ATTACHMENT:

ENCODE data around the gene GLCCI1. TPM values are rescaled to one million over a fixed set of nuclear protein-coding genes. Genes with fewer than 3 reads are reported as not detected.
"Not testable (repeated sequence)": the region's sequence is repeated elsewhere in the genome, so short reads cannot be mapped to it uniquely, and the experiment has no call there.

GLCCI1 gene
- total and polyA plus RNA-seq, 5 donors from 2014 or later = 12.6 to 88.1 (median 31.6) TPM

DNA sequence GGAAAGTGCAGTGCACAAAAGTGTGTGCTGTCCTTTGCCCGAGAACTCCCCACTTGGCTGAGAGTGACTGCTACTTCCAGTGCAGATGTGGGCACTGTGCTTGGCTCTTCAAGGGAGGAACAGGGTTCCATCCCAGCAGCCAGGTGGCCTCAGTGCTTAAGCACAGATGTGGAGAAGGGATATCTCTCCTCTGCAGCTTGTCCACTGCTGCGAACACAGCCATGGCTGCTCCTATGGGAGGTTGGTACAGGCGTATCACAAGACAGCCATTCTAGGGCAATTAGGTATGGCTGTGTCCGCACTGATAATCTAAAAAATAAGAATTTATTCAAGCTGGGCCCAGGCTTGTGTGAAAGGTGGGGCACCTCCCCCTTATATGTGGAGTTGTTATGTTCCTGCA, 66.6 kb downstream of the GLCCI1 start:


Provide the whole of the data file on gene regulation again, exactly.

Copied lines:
ENCODE data around the gene GLCCI1. TPM values are rescaled to one million over a fixed set of nuclear protein-coding genes. Genes with fewer than 3 reads are reported as not detected.
"Not testable (repeated sequence)": the region's sequence is repeated elsewhere in the genome, so short reads cannot be mapped to it uniquely, and the experiment has no call there.

GLCCI1 gene
- total and polyA plus RNA-seq, 5 donors from 2014 or later = 12.6 to 88.1 (median 31.6) TPM

DNA sequence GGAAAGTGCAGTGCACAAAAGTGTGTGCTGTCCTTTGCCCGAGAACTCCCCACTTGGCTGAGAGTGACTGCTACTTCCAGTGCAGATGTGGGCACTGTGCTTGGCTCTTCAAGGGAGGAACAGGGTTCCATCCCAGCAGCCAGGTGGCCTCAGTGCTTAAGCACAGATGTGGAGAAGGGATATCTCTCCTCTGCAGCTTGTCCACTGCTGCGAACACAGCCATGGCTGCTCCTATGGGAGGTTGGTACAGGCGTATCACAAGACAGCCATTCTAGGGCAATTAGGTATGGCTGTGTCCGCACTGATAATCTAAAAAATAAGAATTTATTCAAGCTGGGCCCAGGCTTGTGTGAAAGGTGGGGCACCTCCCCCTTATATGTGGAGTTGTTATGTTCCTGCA, 66.6 kb downstream of the GLCCI1 start: